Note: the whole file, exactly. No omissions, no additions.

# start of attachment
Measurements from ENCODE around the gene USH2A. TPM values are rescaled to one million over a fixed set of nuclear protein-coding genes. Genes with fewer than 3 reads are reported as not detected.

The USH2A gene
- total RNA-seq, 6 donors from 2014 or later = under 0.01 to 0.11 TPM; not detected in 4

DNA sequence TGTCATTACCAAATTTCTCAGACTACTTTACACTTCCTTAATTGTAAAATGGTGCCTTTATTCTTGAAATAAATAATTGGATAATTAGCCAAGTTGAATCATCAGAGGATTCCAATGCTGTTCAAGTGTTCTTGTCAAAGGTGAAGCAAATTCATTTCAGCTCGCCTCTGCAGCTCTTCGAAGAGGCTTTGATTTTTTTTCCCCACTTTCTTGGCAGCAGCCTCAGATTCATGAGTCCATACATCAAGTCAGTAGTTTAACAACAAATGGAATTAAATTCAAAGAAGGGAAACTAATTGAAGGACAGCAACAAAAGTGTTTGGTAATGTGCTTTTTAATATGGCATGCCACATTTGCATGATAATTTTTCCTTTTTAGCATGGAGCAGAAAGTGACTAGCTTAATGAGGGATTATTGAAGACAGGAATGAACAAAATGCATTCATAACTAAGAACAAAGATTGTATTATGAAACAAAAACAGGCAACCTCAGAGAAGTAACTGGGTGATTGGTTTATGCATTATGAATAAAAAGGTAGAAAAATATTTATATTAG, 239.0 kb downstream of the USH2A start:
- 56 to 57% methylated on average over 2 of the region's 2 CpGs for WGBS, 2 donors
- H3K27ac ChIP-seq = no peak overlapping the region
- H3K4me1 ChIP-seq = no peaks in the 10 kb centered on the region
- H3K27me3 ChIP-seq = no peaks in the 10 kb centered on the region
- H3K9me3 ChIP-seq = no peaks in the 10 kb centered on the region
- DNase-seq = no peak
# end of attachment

Measurements from ENCODE around the gene USH2A. TPM values are rescaled to one million over a fixed set of nuclear protein-coding genes. Genes with fewer than 3 reads are reported as not detected.

The USH2A gene
- total RNA-seq, 6 donors from 2014 or later = under 0.01 to 0.11 TPM; not detected in 4

DNA sequence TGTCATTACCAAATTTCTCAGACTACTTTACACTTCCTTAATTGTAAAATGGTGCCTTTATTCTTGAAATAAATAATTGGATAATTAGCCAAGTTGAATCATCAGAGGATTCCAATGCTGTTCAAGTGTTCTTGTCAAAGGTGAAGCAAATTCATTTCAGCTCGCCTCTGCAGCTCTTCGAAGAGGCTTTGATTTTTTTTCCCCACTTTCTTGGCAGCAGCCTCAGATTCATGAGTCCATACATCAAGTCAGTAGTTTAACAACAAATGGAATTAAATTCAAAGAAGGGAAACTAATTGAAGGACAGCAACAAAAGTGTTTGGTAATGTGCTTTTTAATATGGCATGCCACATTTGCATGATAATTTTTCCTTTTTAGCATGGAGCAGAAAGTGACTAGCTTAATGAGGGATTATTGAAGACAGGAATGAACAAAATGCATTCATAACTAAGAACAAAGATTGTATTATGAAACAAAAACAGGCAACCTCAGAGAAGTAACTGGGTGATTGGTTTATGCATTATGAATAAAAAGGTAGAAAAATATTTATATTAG, 239.0 kb downstream of the USH2A start:
- 56 to 57% methylated on average over 2 of the region's 2 CpGs for WGBS, 2 donors
- H3K27ac ChIP-seq = no peak overlapping the region
- H3K4me1 ChIP-seq = no peaks in the 10 kb centered on the region
- H3K27me3 ChIP-seq = no peaks in the 10 kb centered on the region
- H3K9me3 ChIP-seq = no peaks in the 10 kb centered on the region
- DNase-seq = no peak